Millions of Australians will have income tax cuts fast-tracked in a federal budget set to focus on driving business investment and job creation.

Treasurer Josh Frydenberg will on Tuesday night outline the federal government’s plans to guide Australia out of the coronavirus recession.

“Tax relief allows more Australians to keep more of what they earn,” he told Sky News.

“It rewards effort, encourages the power of aspiration, but it also encourages and leads to greater economic activity as people with tax relief spend more.”

Parliament last year passed the coalition’s three-stage tax cut package.

If stage two is brought forward in the budget, people earning up to $90,000 a year will receive an extra $1000.

Workers earning more than $90,000 a year could pocket up to $2500.


It is unclear whether the coalition will also attempt to speed up the third stage, which would put people earning $45,000 and $200,000 a year in the same tax bracket.

Many of the budget’s other big ticket items have already been announced.

Road and rail projects worth $7.5 billion will be brought forward to get the Australian economy moving again.

The national broadband network will receive a $4.5 billion upgrade, while almost $1.5 billion is set to be spent on a manufacturing strategy.

The budget is also expected to outline an eye-watering budget deficit of more than $210 billion and national debt above $1 trillion.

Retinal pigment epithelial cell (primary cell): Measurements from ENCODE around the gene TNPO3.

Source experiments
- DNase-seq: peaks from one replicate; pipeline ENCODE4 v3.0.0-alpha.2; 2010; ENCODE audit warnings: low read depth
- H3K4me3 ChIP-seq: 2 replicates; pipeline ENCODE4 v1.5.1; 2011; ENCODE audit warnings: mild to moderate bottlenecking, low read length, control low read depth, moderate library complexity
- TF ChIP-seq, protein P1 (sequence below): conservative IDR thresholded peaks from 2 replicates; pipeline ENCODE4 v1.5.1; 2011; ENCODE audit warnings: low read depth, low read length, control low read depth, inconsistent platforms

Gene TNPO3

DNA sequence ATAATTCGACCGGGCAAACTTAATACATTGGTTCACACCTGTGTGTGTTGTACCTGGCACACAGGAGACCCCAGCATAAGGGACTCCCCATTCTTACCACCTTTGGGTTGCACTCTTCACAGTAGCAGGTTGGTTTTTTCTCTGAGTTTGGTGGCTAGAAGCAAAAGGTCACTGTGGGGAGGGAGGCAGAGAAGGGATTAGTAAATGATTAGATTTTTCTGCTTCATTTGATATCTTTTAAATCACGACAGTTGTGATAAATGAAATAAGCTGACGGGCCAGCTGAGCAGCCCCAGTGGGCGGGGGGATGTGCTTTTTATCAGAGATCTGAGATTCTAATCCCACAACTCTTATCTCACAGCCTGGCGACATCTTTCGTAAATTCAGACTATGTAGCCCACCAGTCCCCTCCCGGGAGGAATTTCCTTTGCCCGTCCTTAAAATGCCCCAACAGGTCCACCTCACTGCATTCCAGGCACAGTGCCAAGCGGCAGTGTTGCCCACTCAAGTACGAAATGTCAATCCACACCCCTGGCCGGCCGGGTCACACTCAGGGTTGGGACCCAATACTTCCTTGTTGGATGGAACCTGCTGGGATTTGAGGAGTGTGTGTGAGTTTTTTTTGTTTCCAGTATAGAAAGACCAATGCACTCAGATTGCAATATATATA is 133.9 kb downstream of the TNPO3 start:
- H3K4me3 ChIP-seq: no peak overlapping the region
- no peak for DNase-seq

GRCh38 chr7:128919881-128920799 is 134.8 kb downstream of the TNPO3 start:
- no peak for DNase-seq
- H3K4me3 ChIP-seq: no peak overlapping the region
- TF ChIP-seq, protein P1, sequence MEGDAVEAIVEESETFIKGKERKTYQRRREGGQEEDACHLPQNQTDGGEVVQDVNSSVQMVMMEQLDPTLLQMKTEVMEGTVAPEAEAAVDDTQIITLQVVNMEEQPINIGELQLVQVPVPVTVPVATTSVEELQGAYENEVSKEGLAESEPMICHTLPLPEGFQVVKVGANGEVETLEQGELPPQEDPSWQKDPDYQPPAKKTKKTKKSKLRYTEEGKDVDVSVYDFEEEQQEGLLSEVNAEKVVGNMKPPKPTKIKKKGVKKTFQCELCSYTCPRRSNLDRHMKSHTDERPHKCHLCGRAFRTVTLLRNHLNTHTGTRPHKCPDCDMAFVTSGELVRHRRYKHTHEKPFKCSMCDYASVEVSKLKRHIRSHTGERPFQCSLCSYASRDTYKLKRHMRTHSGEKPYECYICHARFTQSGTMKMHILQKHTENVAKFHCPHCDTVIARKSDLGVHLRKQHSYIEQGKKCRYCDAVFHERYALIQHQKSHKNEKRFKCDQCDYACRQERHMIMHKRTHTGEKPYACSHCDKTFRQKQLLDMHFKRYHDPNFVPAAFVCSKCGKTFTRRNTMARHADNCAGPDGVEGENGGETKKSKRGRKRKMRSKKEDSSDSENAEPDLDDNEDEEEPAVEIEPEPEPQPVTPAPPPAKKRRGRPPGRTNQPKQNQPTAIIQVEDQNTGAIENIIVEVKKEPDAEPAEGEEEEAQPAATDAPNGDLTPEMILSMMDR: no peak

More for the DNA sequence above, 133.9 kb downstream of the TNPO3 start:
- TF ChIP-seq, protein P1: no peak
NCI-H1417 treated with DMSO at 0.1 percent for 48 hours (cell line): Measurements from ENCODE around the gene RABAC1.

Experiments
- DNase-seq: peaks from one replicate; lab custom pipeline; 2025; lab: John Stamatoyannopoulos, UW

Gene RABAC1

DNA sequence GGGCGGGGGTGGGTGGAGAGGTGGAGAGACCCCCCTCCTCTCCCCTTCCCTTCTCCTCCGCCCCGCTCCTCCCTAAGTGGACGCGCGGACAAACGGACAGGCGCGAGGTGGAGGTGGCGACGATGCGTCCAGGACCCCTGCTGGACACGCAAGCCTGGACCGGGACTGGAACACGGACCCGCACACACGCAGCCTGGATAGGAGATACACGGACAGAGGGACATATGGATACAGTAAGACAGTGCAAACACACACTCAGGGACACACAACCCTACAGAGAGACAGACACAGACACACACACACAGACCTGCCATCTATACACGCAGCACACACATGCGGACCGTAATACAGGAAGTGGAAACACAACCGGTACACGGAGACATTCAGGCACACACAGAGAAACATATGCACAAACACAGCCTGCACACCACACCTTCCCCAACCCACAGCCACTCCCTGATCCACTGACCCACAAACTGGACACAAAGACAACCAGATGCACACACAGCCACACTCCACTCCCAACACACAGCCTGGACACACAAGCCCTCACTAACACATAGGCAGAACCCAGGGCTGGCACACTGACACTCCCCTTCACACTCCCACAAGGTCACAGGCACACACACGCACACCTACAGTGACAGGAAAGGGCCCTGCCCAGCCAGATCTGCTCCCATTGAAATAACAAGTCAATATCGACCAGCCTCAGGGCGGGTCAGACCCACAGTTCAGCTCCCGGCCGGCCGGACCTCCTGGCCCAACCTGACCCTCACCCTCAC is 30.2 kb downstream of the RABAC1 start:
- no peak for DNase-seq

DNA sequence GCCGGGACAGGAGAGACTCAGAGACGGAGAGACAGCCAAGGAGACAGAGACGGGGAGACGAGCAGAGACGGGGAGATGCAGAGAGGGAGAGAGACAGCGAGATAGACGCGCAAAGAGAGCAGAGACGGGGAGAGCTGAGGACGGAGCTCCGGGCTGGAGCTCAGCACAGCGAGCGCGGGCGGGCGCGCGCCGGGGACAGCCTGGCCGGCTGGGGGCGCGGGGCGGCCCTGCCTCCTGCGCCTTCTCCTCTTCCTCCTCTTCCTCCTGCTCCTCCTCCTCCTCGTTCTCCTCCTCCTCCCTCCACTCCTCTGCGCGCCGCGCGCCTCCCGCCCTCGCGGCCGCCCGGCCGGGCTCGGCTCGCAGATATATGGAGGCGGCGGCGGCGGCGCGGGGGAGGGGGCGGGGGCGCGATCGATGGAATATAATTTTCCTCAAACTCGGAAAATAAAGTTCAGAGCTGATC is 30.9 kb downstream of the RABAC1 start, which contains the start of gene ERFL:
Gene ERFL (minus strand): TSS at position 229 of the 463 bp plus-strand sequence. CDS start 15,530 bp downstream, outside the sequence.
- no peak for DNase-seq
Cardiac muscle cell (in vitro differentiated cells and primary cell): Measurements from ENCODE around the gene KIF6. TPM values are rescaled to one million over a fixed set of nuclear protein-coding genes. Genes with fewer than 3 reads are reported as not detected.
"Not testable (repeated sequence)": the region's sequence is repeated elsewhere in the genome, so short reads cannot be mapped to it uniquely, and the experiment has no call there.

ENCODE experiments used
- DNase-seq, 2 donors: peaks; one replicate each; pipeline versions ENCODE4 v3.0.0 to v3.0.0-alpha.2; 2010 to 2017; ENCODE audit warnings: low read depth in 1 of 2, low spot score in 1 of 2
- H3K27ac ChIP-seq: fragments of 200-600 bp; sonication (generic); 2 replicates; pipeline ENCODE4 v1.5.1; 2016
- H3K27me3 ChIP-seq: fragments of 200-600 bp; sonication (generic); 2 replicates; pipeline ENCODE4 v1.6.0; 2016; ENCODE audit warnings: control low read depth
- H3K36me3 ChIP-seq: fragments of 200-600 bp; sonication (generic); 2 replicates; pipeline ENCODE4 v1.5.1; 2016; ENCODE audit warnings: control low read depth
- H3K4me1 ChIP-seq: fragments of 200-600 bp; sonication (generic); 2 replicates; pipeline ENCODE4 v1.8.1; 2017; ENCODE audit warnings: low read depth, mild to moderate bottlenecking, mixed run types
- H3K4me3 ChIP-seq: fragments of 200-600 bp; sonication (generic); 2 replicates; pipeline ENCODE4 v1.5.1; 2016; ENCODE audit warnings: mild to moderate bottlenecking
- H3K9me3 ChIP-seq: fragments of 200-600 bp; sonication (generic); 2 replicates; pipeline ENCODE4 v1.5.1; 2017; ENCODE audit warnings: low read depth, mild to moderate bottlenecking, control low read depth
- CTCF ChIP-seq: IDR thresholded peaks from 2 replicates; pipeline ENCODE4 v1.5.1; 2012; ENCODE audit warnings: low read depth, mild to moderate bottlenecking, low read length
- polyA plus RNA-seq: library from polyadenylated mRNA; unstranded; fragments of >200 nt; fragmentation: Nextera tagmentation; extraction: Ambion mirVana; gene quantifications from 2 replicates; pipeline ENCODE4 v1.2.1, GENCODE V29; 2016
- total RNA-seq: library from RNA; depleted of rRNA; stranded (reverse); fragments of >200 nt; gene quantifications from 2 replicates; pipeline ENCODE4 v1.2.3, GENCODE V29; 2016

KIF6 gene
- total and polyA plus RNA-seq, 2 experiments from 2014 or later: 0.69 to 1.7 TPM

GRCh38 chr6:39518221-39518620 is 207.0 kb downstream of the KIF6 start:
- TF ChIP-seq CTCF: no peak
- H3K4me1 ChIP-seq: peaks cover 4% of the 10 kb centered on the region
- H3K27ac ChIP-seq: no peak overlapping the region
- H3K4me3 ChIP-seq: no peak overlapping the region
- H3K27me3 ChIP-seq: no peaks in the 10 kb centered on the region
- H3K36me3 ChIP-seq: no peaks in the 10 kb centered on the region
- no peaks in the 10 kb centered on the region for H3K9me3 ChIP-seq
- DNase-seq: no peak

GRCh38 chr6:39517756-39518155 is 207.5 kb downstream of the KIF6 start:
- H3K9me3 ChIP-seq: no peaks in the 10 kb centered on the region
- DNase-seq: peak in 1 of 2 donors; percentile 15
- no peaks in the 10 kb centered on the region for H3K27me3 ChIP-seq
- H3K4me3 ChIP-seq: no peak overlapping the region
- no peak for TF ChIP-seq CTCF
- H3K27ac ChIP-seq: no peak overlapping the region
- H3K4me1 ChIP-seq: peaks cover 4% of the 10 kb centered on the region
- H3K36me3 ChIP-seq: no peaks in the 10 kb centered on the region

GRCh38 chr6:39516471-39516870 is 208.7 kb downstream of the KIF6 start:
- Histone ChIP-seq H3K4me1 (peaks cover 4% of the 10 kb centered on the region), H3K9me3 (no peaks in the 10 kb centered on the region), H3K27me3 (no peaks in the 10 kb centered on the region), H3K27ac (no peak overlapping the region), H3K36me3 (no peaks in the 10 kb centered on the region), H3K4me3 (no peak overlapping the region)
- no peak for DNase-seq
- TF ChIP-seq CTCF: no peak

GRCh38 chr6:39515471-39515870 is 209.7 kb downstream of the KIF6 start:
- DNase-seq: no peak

“The budget position remains sound but then we were hit with a once in a century pandemic and Australia has not been immune,” Mr Frydenberg said.


The treasurer said budget measures would be focused on driving Australia’s unemployment rate below six per cent faster than what was achieved in previous recessions.

He said driving business investment would create jobs, with the government keen to fire up employment in the private sector.

Labor leader Anthony Albanese said none of the announcements made so far attempted to rebuild a fairer Australia.

“This week is the second-last budget a Liberal government should deliver for a long, long time,” he told a caucus meeting.

“The government is incapable of delivering a recovery that doesn’t leave people behind and hold people back.”

Mr Albanese said there were about 100,000 fewer jobs in manufacturing today than when the coalition came to power.


He expects the government to be drawn back to attacking pay and conditions through changes to the industrial relations system.

“The government thinks making an announcement is the end of the job,” the opposition leader said.

Prime Minister Scott Morrison has framed the budget as the most important since the Second World War.


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